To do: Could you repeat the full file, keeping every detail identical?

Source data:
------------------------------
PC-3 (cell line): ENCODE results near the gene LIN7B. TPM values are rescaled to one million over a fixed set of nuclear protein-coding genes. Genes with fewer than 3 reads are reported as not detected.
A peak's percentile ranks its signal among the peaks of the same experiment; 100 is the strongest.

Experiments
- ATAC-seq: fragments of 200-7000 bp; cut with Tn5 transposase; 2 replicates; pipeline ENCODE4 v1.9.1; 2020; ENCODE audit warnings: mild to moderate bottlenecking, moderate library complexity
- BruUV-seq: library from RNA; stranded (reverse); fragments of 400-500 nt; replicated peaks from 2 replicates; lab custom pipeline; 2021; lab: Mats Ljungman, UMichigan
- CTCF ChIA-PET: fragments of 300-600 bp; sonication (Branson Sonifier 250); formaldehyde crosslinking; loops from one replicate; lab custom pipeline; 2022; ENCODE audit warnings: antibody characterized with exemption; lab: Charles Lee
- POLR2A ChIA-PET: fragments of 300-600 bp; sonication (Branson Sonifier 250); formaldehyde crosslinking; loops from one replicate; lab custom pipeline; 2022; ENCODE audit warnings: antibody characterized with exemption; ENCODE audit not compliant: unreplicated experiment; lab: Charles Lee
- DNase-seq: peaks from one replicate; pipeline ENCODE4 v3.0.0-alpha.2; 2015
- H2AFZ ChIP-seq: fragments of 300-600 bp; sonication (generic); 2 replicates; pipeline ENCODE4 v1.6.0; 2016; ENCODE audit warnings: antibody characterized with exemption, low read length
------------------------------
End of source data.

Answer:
PC-3 (cell line): ENCODE results near the gene LIN7B. TPM values are rescaled to one million over a fixed set of nuclear protein-coding genes. Genes with fewer than 3 reads are reported as not detected.
A peak's percentile ranks its signal among the peaks of the same experiment; 100 is the strongest.

Experiments
- ATAC-seq: fragments of 200-7000 bp; cut with Tn5 transposase; 2 replicates; pipeline ENCODE4 v1.9.1; 2020; ENCODE audit warnings: mild to moderate bottlenecking, moderate library complexity
- BruUV-seq: library from RNA; stranded (reverse); fragments of 400-500 nt; replicated peaks from 2 replicates; lab custom pipeline; 2021; lab: Mats Ljungman, UMichigan
- CTCF ChIA-PET: fragments of 300-600 bp; sonication (Branson Sonifier 250); formaldehyde crosslinking; loops from one replicate; lab custom pipeline; 2022; ENCODE audit warnings: antibody characterized with exemption; lab: Charles Lee
- POLR2A ChIA-PET: fragments of 300-600 bp; sonication (Branson Sonifier 250); formaldehyde crosslinking; loops from one replicate; lab custom pipeline; 2022; ENCODE audit warnings: antibody characterized with exemption; ENCODE audit not compliant: unreplicated experiment; lab: Charles Lee
- DNase-seq: peaks from one replicate; pipeline ENCODE4 v3.0.0-alpha.2; 2015
- H2AFZ ChIP-seq: fragments of 300-600 bp; sonication (generic); 2 replicates; pipeline ENCODE4 v1.6.0; 2016; ENCODE audit warnings: antibody characterized with exemption, low read length